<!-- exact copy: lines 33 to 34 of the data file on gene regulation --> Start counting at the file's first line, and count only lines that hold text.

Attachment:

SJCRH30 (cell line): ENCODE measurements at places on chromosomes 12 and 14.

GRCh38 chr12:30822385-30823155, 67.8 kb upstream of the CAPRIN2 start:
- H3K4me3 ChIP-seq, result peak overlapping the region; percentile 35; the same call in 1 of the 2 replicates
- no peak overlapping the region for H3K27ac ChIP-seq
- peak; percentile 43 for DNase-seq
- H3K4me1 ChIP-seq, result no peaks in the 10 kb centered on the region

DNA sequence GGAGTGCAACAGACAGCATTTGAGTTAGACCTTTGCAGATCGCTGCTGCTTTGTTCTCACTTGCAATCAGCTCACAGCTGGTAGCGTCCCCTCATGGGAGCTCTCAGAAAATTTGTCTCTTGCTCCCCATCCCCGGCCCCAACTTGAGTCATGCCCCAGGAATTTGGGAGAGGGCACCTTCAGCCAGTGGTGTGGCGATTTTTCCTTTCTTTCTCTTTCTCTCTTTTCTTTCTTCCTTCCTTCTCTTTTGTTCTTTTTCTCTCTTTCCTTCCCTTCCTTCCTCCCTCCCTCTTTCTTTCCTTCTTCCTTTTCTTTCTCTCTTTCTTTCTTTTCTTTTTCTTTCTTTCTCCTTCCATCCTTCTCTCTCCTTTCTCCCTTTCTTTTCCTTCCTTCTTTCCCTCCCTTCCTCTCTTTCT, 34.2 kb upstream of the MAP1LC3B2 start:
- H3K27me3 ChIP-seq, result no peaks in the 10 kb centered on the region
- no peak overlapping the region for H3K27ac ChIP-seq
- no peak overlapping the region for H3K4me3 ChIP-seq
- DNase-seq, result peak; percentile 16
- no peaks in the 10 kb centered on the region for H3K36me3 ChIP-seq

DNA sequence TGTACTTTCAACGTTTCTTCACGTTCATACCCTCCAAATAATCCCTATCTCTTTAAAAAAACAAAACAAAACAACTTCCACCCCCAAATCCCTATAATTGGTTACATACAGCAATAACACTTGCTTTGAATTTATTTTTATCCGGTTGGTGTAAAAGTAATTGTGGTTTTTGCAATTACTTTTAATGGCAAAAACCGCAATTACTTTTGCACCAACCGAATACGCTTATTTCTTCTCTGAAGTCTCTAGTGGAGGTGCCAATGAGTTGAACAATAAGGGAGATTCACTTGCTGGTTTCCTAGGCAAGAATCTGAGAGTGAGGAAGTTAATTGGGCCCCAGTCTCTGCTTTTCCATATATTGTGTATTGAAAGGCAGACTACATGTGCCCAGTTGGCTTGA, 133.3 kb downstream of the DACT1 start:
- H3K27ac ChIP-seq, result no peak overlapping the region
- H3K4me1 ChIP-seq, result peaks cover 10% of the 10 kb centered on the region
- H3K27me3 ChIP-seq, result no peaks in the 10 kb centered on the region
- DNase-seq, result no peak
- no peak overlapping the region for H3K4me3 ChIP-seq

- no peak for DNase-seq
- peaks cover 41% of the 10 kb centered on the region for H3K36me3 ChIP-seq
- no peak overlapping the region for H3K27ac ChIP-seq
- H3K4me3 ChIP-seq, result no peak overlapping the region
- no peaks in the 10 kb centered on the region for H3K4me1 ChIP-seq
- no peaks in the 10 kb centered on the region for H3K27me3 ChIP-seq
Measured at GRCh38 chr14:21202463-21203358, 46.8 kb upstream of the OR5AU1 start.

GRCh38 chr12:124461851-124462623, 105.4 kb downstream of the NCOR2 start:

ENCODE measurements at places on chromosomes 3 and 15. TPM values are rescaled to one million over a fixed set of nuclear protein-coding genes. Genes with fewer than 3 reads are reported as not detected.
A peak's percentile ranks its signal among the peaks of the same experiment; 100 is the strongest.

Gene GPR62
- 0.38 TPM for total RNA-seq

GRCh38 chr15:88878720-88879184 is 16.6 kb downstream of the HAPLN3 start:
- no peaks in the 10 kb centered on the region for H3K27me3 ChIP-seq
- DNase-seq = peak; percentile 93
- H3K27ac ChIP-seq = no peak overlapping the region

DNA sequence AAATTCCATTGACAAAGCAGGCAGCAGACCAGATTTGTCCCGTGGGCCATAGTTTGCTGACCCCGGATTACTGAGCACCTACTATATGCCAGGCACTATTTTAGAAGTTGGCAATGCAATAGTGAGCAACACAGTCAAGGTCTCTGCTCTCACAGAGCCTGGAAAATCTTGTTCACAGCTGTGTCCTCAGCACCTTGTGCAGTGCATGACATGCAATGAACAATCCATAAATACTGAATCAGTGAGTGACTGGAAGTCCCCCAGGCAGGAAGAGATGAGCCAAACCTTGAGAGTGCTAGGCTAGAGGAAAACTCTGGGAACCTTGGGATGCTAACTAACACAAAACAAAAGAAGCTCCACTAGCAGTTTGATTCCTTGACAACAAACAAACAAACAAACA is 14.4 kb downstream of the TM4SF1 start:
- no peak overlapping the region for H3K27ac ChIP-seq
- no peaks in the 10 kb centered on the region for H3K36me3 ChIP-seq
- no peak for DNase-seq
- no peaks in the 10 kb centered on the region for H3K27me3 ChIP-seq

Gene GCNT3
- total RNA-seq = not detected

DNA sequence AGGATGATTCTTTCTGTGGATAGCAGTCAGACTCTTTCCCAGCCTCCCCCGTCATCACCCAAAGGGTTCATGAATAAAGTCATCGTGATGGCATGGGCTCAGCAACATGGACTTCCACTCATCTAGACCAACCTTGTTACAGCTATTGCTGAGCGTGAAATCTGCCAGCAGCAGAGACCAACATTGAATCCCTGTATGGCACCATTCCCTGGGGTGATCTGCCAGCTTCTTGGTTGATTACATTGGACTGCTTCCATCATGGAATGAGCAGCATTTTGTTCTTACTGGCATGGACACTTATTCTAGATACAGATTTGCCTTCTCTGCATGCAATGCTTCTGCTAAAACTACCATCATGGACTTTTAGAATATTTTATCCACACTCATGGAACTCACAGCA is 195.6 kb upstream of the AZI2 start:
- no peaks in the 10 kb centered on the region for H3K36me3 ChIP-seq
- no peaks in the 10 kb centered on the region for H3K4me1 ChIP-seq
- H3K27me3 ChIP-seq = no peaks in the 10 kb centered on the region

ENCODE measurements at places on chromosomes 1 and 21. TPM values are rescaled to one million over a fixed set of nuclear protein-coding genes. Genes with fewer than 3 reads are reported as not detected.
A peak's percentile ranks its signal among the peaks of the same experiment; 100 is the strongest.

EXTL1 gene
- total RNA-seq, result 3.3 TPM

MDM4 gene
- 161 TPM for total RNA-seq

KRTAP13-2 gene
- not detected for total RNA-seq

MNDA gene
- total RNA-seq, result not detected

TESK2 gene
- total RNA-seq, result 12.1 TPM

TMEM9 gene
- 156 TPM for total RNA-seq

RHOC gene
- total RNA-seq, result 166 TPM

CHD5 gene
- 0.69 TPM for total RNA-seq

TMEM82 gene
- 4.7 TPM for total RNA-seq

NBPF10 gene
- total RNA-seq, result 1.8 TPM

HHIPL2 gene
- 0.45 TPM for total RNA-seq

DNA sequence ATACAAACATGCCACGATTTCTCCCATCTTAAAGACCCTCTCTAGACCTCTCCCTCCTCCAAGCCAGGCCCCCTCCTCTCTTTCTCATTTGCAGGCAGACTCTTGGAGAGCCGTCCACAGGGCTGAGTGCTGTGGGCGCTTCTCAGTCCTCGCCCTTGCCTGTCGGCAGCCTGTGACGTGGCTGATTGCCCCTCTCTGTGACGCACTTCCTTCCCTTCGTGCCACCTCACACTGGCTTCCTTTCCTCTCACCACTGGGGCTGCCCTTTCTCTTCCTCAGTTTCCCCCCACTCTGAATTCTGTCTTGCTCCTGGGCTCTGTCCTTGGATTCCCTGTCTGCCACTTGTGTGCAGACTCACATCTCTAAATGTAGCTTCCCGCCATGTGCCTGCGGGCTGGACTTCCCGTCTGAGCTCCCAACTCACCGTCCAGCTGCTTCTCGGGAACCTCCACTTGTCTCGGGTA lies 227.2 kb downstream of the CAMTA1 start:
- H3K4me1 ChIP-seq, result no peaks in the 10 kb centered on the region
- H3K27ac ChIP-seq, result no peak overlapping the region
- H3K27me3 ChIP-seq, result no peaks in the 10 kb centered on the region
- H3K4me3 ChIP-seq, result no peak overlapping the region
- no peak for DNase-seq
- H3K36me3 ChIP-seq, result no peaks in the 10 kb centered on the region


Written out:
- DNase-seq = peak; percentile 93
- H3K27ac ChIP-seq = no peak overlapping the region